Date of Completion


Document Type


Faculty Advisor/Sponsor

Anne Stowman, MD

Second Advisor

Mark Fung, MD PhD


melanoma, covid-19, pandemic, breslow, skin cancer, telemedicine


Skin cancer is the most common type of cancer in the United States, with most skin cancer deaths attributed to malignant melanoma. Early detection and recognition of melanoma through full body skin exam screenings and biopsies is critical to identify early-stage melanoma and decrease progression to metastasis. The COVID-19 (SARS-CoV-2) pandemic led to a significant disruption in the volume and format of routine dermatologic outpatient care. In Vermont, the pandemic caused two months of a near hospital-wide shut down at the University of Vermont Medical Center (UVMMC) and a prolonged period of reduced clinic appointments beginning in March 2020. Telemedicine was used as an alternative to in-person clinic appointments, which may have complicated the ability to assess pre-malignant and malignant lesions. Delayed diagnosis of melanoma carries a significant burden to patients in terms of morbidity and mortality risk, along with healthcare costs of treating invasive or metastatic melanoma. With a sample size of 190 specimens from January-June 2019-2021, analysis showed that diagnoses of melanoma decreased while mean tumor thickness increased from 2019-2020. However, this was not found to be a statistically significant difference from 2019-2020 or 2020. Therefore, it may be concluded that the UVMMC institutional shutdown due to the COVID-19 did not significantly impact diagnosis and staging of melanoma. This could be due to the triage process for suspected melanoma or the reduced burden of COVID-19 on the state of Vermont in Spring-Summer 2020 when compared nationally. However, a larger sample of specimens across a longer period is warranted to explore the trends noted in this study.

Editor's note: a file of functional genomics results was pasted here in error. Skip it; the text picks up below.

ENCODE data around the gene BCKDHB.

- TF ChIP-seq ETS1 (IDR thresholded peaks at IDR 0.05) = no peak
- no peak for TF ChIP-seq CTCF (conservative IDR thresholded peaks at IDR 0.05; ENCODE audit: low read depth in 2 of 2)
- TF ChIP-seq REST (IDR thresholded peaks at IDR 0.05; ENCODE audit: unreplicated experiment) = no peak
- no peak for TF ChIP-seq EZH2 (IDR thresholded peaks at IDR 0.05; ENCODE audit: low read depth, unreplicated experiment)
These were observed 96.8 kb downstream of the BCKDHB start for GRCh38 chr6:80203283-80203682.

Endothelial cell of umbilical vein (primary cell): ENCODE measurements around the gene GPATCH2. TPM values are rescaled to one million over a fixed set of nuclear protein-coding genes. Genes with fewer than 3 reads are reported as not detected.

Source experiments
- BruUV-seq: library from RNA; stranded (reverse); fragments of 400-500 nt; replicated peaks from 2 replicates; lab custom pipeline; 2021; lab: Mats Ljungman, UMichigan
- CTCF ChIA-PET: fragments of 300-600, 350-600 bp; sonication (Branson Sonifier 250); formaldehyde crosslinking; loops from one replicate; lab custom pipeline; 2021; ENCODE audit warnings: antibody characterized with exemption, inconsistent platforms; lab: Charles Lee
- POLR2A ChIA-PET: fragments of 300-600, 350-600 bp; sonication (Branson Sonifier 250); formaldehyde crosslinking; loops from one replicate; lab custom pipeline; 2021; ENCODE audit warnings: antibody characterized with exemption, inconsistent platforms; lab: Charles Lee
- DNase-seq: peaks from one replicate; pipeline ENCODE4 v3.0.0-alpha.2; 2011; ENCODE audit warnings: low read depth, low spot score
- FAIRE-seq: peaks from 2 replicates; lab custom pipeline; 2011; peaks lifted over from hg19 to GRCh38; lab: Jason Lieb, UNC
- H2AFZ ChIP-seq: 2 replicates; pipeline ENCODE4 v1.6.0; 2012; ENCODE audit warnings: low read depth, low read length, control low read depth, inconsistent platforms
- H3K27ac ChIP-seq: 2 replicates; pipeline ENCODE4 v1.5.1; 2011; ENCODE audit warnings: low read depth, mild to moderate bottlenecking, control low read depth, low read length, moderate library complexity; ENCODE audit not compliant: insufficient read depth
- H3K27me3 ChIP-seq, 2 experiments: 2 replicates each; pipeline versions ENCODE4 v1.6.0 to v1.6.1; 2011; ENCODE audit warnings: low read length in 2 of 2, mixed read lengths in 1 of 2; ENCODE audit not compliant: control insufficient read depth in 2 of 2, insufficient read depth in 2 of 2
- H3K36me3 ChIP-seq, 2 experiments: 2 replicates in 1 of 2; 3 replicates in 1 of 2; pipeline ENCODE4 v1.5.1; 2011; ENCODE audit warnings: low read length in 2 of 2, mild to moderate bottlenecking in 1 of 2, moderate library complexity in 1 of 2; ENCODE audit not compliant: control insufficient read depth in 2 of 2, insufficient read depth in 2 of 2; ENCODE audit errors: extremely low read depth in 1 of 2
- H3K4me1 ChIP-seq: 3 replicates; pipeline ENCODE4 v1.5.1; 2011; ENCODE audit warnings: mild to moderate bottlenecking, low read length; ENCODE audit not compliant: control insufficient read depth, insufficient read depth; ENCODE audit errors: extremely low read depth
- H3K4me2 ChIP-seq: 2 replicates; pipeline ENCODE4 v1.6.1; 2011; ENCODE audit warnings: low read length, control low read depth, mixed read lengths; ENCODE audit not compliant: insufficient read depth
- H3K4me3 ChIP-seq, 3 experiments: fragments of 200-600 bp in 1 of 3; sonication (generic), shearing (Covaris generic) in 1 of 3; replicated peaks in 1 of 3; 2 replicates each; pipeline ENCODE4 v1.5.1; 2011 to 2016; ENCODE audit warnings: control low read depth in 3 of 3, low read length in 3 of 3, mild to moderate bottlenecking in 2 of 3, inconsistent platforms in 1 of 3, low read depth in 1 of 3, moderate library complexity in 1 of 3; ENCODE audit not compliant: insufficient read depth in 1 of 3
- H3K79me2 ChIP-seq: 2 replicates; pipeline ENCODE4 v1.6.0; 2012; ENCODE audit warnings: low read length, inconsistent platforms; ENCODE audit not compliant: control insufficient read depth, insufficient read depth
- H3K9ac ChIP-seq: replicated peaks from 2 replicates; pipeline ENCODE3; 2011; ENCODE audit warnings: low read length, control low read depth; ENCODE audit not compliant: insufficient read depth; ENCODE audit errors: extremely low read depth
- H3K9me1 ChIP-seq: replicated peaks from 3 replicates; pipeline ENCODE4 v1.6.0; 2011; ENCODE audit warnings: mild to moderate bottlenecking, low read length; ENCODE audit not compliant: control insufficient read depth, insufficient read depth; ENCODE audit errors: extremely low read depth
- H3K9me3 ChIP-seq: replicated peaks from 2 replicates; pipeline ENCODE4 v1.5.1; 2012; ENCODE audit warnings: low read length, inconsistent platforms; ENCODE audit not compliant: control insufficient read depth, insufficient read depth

Thank you to my mentors: Anne Stowman, MD and Mark Fung, MD, PhD

Special thanks: Tim St. John, CT (ASCP)